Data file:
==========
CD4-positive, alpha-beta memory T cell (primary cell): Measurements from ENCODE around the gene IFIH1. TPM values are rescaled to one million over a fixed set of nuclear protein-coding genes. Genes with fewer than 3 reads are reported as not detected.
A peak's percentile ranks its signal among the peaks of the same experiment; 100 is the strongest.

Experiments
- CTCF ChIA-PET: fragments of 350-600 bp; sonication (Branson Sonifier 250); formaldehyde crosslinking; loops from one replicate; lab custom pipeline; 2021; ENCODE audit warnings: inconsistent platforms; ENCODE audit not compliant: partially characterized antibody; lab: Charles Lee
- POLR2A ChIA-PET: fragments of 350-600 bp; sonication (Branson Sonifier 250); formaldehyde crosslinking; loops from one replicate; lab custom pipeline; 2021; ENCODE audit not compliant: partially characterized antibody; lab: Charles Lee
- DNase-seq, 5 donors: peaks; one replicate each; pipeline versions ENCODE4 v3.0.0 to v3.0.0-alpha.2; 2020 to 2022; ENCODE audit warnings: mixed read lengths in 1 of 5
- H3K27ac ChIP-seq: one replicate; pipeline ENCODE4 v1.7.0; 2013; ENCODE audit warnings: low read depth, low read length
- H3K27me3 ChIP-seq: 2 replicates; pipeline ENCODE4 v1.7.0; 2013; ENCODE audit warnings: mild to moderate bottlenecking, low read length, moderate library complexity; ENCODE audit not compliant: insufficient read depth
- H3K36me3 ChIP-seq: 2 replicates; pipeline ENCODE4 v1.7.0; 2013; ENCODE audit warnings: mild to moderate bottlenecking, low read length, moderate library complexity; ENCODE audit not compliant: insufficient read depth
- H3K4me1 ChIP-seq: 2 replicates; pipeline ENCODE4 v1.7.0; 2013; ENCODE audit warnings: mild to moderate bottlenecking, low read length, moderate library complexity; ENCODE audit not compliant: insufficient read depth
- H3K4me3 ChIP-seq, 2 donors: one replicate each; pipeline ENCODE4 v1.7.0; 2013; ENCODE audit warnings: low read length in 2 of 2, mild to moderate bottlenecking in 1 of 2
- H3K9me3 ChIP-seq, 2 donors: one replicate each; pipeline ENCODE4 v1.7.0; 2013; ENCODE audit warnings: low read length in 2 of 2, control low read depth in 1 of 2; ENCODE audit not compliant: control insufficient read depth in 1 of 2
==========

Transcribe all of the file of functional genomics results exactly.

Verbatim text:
CD4-positive, alpha-beta memory T cell (primary cell): Measurements from ENCODE around the gene IFIH1. TPM values are rescaled to one million over a fixed set of nuclear protein-coding genes. Genes with fewer than 3 reads are reported as not detected.
A peak's percentile ranks its signal among the peaks of the same experiment; 100 is the strongest.

Experiments
- CTCF ChIA-PET: fragments of 350-600 bp; sonication (Branson Sonifier 250); formaldehyde crosslinking; loops from one replicate; lab custom pipeline; 2021; ENCODE audit warnings: inconsistent platforms; ENCODE audit not compliant: partially characterized antibody; lab: Charles Lee
- POLR2A ChIA-PET: fragments of 350-600 bp; sonication (Branson Sonifier 250); formaldehyde crosslinking; loops from one replicate; lab custom pipeline; 2021; ENCODE audit not compliant: partially characterized antibody; lab: Charles Lee
- DNase-seq, 5 donors: peaks; one replicate each; pipeline versions ENCODE4 v3.0.0 to v3.0.0-alpha.2; 2020 to 2022; ENCODE audit warnings: mixed read lengths in 1 of 5
- H3K27ac ChIP-seq: one replicate; pipeline ENCODE4 v1.7.0; 2013; ENCODE audit warnings: low read depth, low read length
- H3K27me3 ChIP-seq: 2 replicates; pipeline ENCODE4 v1.7.0; 2013; ENCODE audit warnings: mild to moderate bottlenecking, low read length, moderate library complexity; ENCODE audit not compliant: insufficient read depth
- H3K36me3 ChIP-seq: 2 replicates; pipeline ENCODE4 v1.7.0; 2013; ENCODE audit warnings: mild to moderate bottlenecking, low read length, moderate library complexity; ENCODE audit not compliant: insufficient read depth
- H3K4me1 ChIP-seq: 2 replicates; pipeline ENCODE4 v1.7.0; 2013; ENCODE audit warnings: mild to moderate bottlenecking, low read length, moderate library complexity; ENCODE audit not compliant: insufficient read depth
- H3K4me3 ChIP-seq, 2 donors: one replicate each; pipeline ENCODE4 v1.7.0; 2013; ENCODE audit warnings: low read length in 2 of 2, mild to moderate bottlenecking in 1 of 2
- H3K9me3 ChIP-seq, 2 donors: one replicate each; pipeline ENCODE4 v1.7.0; 2013; ENCODE audit warnings: low read length in 2 of 2, control low read depth in 1 of 2; ENCODE audit not compliant: control insufficient read depth in 1 of 2